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    Water samples collected on the RV Investigator Transit voyage IN2018_T01 were analysed for concentration of chlorophyll a.

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    Water temperature, averaged across the water column, in Storm Bay followed a distinct seasonal cycle each year, reaching a low of 9 °C and a high of ~ 19 °C. Warmest temperatures were in February, followed by a gradual cooling throughout autumn to a winter minimum in August, then increasing again during spring. Across the sites, the median temperature varied little, with site 3, the most marine of the sites, showing the least spread in values. Median salinity varied little across Storm Bay, being slightly higher at sites 3 and 6, highlighting the marine nature of site 3 and the patterns of seawater circulation in Storm Bay. The lowest salinities were recorded at site 1, where less saline surface waters flow into the bay from the Derwent Estuary. Seasonally, salinity was highest in autumn, with slightly fresher water present in Storm Bay in spring. Some lower salinity values were recorded in July and August, suggesting the presence of less saline subantarctic water flowing into the bay, or freshwater flow from the Derwent. Glider transects show slight lower salinity in summer, then mild stratification in autumn to spring, especially in the shallow regions near the mouth of the Derwent.

  • Short-tailed shearwater stable isotope data, nitrogen and carbon. This data was collected to document dietary trends.

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    This data describes the characterisation and estimated concentration of marine plastics in waters around Australia from surface net tows. The marine plastics recorded were predominantly small fragments (‘‘microplastics’’) resulting from the breakdown of larger objects made of polyethylene and polypropylene (e.g. packaging and fishing items). This data accompanies the following publication: Reisser J, Shaw J, Wilcox C, Hardesty BD, Proietti M, et al. (2013) Marine Plastic Pollution in Waters around Australia: Characteristics, Concentrations, and Pathways. PLoS ONE 8(11): e80466. doi:10.1371/journal.pone.0080466

  • ***NOTE THIS RECORD HAS BEEN SUPERSEDED BY NESP PROJECT E2 (details below)*** Cumulative Sound Exposure Levels of shipping traffic in Australian waters was undertaken over a one year period (Sept. 2015 to Oct 2016) within the Australian Exclusive Economic Zone. A proof of concept cumulative ship noise map was developed around Australia using the Perth Canyon source spectra as the source level for different vessel type categories. Sound propagation models were then run cumulatively, integrating the time spent by ships within a grid cell over the one-year period. This record describes the proof of concept map of commercial shipping noise in Australian waters developed under NESP Project C5. Refer to final report (https://www.nespmarine.edu.au/document/quantification-risk-shipping-large-marine-fauna-across-australia-final-report) for full methodology and PDF map. The ship noise modelling demonstrated the potential for using simple and readily accessible transmission models to provide an accurate representation of shipping noise within the marine soundscape. A subsequent high resolution sound exposure map was generated under NESP Project E2. See https://catalogue.aodn.org.au/geonetwork/srv/en/metadata.show?uuid=480847b4-b692-4112-89ff-0dcef75e3b84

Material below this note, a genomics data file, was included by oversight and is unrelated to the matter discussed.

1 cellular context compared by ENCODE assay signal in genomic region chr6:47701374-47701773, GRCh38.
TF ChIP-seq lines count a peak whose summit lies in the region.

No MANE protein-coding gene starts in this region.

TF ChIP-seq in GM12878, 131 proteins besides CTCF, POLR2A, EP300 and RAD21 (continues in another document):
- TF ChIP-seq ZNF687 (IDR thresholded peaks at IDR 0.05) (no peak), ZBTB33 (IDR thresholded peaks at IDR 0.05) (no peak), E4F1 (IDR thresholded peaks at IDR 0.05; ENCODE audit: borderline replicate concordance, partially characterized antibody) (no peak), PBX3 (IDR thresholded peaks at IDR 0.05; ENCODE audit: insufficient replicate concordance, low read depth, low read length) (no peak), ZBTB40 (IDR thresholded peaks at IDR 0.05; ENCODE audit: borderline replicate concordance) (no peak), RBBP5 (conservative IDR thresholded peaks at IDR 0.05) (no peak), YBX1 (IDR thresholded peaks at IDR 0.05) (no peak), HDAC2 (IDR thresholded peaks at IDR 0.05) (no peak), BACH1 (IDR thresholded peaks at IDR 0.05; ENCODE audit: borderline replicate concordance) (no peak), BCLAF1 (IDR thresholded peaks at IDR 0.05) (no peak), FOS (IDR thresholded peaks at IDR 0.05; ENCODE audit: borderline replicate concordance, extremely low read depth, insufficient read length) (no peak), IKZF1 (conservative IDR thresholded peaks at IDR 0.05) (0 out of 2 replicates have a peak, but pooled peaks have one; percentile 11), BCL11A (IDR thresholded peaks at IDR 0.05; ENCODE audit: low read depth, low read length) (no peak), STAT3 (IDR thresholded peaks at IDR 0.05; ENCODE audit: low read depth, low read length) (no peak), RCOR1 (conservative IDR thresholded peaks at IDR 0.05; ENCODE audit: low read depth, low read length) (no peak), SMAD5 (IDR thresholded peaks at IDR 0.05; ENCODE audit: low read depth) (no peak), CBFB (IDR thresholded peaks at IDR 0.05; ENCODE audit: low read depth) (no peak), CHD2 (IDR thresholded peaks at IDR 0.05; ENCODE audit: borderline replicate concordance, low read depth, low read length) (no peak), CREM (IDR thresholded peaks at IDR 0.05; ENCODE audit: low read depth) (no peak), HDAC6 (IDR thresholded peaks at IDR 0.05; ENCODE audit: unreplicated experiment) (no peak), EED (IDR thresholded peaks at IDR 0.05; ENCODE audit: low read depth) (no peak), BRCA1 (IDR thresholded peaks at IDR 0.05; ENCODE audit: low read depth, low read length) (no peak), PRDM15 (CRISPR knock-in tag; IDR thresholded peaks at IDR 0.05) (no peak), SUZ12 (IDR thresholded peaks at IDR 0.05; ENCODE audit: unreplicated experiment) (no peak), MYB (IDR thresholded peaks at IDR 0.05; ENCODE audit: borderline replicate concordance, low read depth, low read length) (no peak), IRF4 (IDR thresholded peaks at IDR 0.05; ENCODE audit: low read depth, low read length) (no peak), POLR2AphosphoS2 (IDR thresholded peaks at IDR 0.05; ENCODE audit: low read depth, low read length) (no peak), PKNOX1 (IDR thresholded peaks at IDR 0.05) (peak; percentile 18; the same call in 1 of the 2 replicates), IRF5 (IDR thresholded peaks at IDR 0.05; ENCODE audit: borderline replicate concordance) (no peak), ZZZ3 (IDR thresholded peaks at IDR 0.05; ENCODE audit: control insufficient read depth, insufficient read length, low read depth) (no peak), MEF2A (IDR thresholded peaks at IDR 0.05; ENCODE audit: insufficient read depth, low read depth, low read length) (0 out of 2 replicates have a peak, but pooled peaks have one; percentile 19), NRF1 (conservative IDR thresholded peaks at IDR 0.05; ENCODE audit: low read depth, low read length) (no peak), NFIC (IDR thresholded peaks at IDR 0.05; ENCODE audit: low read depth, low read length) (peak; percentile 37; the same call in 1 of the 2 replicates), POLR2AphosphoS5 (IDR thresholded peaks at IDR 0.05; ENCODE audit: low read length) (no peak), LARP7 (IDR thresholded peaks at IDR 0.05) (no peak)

• NOTE THIS IS AN ARCHIVED VERSION OF THE GLOBAL FISHERIES LANDING DATA. The current version of the data is available from https://metadata.imas.utas.edu.au/geonetwork/srv/eng/catalog.search#/metadata/5c4590d3-a45a-4d37-bf8b-ecd145cb356d and should be used for all future analyses from 16/01/2019. For any questions about version changes to this dataset, please contact the Point of Contact nominated in this record. Global fisheries landings supplied by a number of agencies (FAO/UN, CCAMLR, NAFO, ICES etc) are mapped to 30-min spatial cells based on the range/gradient of the reported taxon, the spatial access of the reporting country's fleets, and the original reporting area. This data is separated to industrial and non-industrial fishing and associated with types of fishing gears. Estimates of illegal, unreported and unallocated landings are included as are estimates of the weight of fisheries products discarded at sea. For appropriate records, spatial information from tuna regional management organisations and satellite-based vessel Automatic Identification System (AIS) were used to allow greater precision. Mapping the source of fisheries capture allows investigation of the impacts of fishing and the vulnerability of fishing (with its associate food security implications) to climate change impacts.